Debates about speech on social networks may be heated, but the governance of these platforms is more like an iceberg. We see, and often argue over, decisions to take down problematic speech or to leave it up. But these final decisions are only the visible tip of vast and mostly submerged systems of technological governance.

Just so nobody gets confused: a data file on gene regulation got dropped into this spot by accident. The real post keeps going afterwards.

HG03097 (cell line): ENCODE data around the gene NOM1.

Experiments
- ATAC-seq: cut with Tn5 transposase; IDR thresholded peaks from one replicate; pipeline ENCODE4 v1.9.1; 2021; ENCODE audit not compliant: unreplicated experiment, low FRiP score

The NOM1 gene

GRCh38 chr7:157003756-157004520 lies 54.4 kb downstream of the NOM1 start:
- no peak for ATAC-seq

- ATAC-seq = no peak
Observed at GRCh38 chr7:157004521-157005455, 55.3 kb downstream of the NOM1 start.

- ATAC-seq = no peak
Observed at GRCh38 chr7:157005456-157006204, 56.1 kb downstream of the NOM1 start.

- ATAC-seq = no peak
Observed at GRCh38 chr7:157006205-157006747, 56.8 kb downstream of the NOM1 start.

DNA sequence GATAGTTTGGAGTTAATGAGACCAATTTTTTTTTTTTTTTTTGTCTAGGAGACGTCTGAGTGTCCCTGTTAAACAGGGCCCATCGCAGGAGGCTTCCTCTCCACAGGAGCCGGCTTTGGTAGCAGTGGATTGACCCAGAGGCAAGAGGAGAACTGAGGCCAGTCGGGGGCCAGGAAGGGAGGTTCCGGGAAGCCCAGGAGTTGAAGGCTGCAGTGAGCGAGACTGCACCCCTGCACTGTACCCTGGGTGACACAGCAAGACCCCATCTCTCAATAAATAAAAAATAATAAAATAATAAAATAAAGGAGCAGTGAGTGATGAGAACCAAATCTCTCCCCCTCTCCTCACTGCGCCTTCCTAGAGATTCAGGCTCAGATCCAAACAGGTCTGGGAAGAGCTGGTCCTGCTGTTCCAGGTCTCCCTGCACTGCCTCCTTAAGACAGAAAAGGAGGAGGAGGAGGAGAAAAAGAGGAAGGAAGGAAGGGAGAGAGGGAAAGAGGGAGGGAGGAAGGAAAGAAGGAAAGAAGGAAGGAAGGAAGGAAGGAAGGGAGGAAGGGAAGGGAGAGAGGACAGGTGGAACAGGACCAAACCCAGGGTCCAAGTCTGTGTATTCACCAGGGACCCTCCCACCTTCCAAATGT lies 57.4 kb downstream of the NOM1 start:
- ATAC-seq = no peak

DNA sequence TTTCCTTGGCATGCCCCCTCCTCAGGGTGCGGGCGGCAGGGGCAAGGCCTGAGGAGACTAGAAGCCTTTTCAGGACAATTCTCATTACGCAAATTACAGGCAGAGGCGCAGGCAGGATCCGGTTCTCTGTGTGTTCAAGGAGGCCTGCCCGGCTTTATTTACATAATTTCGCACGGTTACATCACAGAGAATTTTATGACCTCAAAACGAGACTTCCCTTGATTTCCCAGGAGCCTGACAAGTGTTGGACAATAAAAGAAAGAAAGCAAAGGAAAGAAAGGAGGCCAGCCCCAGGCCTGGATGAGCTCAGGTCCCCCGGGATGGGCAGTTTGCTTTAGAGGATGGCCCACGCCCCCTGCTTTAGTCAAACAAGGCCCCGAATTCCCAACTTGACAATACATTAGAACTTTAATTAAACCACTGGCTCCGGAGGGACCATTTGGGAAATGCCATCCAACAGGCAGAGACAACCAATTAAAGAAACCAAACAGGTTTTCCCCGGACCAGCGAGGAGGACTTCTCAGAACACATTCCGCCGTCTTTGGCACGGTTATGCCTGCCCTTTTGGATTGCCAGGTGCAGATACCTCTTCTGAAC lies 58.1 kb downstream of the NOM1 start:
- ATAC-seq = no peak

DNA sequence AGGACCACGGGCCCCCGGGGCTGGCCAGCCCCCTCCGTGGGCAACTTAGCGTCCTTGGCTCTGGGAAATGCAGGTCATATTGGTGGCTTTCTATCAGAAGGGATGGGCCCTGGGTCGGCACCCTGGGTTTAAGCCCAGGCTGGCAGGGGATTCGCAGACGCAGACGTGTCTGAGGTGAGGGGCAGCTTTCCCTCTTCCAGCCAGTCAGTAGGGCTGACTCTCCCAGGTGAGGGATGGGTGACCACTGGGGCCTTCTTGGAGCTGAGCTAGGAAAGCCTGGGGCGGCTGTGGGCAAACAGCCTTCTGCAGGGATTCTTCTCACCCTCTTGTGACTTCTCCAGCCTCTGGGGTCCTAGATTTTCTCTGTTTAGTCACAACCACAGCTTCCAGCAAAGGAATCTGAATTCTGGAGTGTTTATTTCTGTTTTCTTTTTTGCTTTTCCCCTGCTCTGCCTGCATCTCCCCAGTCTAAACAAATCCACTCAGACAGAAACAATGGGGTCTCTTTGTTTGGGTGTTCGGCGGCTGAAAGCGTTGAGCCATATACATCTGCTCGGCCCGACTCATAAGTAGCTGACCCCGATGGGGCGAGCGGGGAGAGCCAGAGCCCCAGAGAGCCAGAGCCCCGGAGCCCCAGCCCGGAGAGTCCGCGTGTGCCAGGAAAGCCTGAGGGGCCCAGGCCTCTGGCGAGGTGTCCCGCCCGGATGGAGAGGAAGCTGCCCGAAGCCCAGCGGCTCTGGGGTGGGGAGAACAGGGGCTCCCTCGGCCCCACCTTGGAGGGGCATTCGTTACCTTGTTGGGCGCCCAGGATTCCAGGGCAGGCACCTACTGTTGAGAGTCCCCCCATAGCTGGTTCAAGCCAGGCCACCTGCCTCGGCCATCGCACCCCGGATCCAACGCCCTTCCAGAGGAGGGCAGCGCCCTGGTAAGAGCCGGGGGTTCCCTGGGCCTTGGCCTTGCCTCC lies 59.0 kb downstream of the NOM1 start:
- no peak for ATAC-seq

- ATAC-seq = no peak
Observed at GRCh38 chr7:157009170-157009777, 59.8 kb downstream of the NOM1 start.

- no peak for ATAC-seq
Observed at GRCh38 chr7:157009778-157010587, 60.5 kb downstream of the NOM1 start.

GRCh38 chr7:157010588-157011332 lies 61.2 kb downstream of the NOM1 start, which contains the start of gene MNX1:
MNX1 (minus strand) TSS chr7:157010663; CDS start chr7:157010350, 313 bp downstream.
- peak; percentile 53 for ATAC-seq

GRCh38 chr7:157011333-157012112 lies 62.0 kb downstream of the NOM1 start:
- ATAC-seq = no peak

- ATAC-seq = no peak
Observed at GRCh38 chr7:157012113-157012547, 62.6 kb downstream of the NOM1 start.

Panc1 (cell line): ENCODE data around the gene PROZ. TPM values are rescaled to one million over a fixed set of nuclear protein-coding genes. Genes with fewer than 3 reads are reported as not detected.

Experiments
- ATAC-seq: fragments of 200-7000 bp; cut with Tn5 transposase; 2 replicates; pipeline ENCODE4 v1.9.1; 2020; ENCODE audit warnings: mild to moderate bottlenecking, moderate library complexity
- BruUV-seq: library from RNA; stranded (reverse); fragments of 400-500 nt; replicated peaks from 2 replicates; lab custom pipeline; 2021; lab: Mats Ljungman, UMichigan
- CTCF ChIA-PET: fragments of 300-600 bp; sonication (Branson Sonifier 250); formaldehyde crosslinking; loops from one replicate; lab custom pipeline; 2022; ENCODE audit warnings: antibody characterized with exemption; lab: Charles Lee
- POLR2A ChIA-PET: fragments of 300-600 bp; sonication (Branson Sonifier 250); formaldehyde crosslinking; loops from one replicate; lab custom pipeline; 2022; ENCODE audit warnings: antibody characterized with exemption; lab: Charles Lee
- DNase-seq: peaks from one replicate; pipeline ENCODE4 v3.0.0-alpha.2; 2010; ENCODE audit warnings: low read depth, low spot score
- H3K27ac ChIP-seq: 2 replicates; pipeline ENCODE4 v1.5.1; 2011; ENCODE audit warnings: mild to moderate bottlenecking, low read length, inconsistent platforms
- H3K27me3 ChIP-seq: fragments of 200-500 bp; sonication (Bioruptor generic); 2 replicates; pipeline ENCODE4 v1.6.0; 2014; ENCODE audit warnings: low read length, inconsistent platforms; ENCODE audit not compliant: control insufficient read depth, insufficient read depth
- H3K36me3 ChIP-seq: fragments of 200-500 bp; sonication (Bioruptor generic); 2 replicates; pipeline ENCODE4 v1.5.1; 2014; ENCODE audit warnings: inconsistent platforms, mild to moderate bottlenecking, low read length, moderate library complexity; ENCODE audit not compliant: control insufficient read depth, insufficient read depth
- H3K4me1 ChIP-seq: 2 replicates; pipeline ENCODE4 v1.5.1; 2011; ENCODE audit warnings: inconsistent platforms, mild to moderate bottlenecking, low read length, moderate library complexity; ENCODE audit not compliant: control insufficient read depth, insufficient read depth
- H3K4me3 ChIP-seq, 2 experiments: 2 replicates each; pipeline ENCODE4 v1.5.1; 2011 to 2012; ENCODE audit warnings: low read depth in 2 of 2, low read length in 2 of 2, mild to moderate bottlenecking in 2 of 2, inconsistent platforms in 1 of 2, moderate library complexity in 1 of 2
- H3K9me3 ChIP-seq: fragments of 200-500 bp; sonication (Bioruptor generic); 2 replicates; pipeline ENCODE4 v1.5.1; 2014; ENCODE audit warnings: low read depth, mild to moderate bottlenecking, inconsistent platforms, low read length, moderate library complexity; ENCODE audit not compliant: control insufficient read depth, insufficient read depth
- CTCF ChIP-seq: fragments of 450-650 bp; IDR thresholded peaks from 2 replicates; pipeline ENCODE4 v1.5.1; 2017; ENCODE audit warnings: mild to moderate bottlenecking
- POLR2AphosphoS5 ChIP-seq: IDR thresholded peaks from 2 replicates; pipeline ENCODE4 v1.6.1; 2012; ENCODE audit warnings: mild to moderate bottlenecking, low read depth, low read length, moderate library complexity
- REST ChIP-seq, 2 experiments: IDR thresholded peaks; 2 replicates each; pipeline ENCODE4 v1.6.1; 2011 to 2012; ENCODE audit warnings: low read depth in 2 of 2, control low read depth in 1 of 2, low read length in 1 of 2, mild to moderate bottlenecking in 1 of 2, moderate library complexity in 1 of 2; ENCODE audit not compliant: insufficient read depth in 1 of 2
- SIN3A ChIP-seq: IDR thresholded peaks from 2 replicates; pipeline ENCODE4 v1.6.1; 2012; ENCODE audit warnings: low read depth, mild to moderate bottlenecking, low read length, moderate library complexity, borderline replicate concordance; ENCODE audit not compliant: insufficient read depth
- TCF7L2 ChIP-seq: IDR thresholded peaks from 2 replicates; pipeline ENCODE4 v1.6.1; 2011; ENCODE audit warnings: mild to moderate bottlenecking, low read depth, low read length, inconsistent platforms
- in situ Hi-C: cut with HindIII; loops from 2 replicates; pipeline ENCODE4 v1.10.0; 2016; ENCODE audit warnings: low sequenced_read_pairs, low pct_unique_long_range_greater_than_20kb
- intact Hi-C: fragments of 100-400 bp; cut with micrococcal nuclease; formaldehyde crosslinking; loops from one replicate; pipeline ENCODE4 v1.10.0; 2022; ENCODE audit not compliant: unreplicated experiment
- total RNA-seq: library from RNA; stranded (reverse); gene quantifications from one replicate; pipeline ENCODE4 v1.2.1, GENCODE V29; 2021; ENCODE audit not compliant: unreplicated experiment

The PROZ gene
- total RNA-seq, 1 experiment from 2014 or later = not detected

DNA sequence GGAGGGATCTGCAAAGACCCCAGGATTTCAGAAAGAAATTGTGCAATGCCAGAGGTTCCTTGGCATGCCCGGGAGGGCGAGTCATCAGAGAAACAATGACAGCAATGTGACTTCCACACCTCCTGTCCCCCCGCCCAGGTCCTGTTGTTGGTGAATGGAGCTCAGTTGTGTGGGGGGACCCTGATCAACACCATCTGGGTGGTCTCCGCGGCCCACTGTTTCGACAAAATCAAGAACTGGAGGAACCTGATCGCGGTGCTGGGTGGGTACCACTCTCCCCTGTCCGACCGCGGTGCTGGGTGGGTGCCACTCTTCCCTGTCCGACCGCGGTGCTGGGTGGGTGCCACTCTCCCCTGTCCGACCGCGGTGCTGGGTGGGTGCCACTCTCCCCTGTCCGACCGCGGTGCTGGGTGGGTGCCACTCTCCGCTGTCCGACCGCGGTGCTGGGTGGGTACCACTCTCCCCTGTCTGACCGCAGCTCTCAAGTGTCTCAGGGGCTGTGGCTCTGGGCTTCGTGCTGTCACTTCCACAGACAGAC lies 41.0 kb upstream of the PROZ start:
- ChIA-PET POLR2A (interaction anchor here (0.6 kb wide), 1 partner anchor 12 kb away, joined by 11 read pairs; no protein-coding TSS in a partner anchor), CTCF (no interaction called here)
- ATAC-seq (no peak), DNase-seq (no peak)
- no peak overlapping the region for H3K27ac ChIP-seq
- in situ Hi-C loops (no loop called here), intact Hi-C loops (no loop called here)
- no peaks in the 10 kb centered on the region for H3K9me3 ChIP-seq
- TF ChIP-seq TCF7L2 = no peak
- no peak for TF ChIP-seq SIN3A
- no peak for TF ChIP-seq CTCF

The urge to do something is an understandable human reaction, and so is reaching for familiar mechanisms to solve new problems. But current regulatory proposals to change how social network platforms moderate content are not a solution for today's problems of online speech any more than deck chairs were a solution for the Titanic. To do better, the conversation around online speech must do the careful, thoughtful work of exploring below the surface.